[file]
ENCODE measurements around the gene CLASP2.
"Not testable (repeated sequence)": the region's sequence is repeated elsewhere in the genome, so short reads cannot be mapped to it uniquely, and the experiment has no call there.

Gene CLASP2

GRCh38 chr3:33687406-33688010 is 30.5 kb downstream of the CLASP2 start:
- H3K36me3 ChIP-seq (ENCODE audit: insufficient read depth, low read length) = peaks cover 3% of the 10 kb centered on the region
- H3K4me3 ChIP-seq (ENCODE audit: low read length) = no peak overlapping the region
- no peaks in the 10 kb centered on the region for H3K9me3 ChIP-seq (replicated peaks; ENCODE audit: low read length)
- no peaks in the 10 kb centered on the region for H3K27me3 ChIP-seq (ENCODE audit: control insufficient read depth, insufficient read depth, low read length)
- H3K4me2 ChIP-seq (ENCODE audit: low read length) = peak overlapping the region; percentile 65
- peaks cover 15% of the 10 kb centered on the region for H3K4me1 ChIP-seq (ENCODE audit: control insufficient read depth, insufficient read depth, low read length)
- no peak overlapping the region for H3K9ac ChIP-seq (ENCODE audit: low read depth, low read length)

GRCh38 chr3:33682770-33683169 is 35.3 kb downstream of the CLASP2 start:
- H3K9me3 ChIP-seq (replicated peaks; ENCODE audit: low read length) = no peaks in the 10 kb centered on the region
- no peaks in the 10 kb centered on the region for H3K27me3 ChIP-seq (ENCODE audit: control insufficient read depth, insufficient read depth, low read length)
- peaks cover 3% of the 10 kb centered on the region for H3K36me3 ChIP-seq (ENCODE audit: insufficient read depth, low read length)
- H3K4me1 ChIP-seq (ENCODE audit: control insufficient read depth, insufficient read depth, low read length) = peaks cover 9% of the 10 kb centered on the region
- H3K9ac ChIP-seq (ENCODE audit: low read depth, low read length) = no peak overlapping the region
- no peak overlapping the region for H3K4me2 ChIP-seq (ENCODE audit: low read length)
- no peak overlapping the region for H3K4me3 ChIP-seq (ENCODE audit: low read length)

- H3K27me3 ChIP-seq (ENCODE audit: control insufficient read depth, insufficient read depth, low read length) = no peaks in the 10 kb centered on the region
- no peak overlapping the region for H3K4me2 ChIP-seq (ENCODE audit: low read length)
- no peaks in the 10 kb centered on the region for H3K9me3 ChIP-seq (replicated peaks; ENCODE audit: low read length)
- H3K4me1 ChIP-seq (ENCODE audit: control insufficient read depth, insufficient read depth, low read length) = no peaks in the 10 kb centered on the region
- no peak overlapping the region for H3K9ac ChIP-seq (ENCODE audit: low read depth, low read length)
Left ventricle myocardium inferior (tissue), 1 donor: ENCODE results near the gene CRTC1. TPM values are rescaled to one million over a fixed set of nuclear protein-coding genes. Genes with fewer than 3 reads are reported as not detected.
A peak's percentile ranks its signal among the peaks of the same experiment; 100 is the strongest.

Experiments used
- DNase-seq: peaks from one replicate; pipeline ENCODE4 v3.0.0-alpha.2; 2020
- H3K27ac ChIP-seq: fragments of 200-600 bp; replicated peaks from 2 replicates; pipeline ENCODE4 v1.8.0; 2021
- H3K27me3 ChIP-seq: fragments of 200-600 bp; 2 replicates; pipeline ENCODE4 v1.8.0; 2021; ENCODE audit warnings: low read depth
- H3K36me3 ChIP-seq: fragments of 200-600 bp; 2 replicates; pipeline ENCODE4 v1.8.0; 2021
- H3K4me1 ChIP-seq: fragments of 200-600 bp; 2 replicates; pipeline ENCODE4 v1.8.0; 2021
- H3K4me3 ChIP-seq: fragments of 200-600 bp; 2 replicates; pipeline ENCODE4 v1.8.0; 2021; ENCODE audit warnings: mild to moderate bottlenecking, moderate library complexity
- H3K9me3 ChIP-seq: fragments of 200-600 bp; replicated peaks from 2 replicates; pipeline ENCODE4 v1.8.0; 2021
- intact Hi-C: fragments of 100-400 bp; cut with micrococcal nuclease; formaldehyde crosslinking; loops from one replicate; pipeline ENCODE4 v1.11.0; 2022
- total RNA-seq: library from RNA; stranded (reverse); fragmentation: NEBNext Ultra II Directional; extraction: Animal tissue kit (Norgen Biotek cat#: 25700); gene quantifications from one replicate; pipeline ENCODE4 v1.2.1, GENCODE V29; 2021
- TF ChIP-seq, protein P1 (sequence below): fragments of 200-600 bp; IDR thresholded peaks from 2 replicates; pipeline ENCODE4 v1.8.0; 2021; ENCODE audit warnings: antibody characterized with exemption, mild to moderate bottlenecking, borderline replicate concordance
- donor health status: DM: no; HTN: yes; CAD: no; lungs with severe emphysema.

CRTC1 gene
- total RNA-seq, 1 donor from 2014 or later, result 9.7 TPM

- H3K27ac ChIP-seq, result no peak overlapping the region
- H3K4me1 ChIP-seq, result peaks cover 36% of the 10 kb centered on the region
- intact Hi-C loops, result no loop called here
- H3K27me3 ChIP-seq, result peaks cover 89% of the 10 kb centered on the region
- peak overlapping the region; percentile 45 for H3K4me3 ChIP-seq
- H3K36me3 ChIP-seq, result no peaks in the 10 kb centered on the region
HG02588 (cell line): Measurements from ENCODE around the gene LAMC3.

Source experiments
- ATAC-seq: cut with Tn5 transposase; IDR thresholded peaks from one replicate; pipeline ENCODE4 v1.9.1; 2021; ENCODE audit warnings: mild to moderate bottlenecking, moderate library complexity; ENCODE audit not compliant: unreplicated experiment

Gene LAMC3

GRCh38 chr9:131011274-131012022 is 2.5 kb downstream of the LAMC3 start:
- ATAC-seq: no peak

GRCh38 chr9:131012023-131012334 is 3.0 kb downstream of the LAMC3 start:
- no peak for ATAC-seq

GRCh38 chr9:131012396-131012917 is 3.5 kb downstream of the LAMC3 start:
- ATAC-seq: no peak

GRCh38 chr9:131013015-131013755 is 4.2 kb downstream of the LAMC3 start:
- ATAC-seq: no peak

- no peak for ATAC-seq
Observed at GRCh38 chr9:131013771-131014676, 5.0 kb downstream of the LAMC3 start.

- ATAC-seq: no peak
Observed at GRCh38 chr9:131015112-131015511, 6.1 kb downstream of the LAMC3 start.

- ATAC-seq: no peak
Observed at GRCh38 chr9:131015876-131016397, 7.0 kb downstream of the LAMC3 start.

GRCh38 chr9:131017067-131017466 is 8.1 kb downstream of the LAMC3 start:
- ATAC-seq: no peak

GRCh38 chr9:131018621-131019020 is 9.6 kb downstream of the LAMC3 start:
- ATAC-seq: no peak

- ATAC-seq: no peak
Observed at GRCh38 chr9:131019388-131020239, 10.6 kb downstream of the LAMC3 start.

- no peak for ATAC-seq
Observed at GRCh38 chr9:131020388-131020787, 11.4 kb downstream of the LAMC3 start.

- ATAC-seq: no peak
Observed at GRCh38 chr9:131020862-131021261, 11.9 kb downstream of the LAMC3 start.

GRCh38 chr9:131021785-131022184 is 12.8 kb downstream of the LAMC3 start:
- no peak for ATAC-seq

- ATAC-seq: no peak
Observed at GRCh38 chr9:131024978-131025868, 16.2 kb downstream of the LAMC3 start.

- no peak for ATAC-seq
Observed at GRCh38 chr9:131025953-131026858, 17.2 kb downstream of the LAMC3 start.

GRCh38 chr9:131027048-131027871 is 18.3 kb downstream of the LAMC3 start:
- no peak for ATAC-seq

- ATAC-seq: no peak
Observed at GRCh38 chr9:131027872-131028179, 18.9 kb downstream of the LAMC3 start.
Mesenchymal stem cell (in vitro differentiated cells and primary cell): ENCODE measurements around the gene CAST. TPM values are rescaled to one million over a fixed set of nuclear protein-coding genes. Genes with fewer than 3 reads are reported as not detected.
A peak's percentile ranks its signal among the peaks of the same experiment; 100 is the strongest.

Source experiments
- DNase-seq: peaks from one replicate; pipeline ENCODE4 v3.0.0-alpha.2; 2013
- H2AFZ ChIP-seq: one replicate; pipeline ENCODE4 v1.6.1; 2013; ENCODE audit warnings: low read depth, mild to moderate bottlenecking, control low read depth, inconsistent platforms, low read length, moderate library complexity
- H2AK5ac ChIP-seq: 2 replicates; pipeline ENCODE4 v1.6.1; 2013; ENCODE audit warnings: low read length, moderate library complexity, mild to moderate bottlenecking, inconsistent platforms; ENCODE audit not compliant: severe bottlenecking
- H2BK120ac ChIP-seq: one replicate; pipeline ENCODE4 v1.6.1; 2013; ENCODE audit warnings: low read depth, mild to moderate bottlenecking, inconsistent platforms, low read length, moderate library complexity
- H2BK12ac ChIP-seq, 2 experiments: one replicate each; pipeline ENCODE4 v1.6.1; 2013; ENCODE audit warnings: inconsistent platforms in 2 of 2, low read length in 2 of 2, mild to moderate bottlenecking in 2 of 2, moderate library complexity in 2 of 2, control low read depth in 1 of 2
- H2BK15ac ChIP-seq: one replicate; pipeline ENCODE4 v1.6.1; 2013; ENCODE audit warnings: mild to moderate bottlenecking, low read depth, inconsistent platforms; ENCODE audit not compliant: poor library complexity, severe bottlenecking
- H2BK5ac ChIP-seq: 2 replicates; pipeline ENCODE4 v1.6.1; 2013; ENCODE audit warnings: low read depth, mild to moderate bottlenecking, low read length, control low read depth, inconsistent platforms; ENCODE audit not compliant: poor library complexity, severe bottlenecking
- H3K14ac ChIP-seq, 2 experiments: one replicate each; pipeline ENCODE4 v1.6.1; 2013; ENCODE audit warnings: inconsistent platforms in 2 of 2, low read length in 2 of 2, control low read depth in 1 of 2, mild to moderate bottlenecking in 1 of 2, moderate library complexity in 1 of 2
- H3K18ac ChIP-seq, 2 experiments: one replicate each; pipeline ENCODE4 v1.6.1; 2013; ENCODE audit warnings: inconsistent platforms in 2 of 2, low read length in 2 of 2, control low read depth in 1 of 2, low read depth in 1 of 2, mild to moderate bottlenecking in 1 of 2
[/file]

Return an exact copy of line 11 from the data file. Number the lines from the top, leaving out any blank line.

- no peak overlapping the region for H3K9ac ChIP-seq (ENCODE audit: low read depth, low read length)